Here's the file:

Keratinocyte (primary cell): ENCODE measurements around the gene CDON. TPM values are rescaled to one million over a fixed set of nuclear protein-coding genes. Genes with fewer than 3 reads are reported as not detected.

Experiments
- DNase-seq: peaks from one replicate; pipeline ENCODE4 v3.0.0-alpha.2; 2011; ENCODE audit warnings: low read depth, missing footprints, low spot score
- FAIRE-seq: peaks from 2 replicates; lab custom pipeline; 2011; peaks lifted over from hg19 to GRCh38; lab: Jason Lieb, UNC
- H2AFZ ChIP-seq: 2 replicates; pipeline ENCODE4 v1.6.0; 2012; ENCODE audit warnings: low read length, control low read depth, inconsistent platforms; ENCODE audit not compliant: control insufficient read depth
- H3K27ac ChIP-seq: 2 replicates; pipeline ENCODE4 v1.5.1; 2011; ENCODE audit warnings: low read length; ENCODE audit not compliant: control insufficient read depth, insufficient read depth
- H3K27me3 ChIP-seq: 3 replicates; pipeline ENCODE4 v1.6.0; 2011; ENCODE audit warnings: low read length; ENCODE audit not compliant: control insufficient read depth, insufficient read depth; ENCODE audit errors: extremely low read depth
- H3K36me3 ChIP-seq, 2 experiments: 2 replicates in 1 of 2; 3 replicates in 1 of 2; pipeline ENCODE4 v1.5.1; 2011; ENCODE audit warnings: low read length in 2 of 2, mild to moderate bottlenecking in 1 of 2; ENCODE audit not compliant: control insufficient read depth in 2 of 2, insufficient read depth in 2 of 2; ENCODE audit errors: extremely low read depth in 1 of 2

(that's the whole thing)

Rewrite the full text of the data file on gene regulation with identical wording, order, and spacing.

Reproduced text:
Keratinocyte (primary cell): ENCODE measurements around the gene CDON. TPM values are rescaled to one million over a fixed set of nuclear protein-coding genes. Genes with fewer than 3 reads are reported as not detected.

Experiments
- DNase-seq: peaks from one replicate; pipeline ENCODE4 v3.0.0-alpha.2; 2011; ENCODE audit warnings: low read depth, missing footprints, low spot score
- FAIRE-seq: peaks from 2 replicates; lab custom pipeline; 2011; peaks lifted over from hg19 to GRCh38; lab: Jason Lieb, UNC
- H2AFZ ChIP-seq: 2 replicates; pipeline ENCODE4 v1.6.0; 2012; ENCODE audit warnings: low read length, control low read depth, inconsistent platforms; ENCODE audit not compliant: control insufficient read depth
- H3K27ac ChIP-seq: 2 replicates; pipeline ENCODE4 v1.5.1; 2011; ENCODE audit warnings: low read length; ENCODE audit not compliant: control insufficient read depth, insufficient read depth
- H3K27me3 ChIP-seq: 3 replicates; pipeline ENCODE4 v1.6.0; 2011; ENCODE audit warnings: low read length; ENCODE audit not compliant: control insufficient read depth, insufficient read depth; ENCODE audit errors: extremely low read depth
- H3K36me3 ChIP-seq, 2 experiments: 2 replicates in 1 of 2; 3 replicates in 1 of 2; pipeline ENCODE4 v1.5.1; 2011; ENCODE audit warnings: low read length in 2 of 2, mild to moderate bottlenecking in 1 of 2; ENCODE audit not compliant: control insufficient read depth in 2 of 2, insufficient read depth in 2 of 2; ENCODE audit errors: extremely low read depth in 1 of 2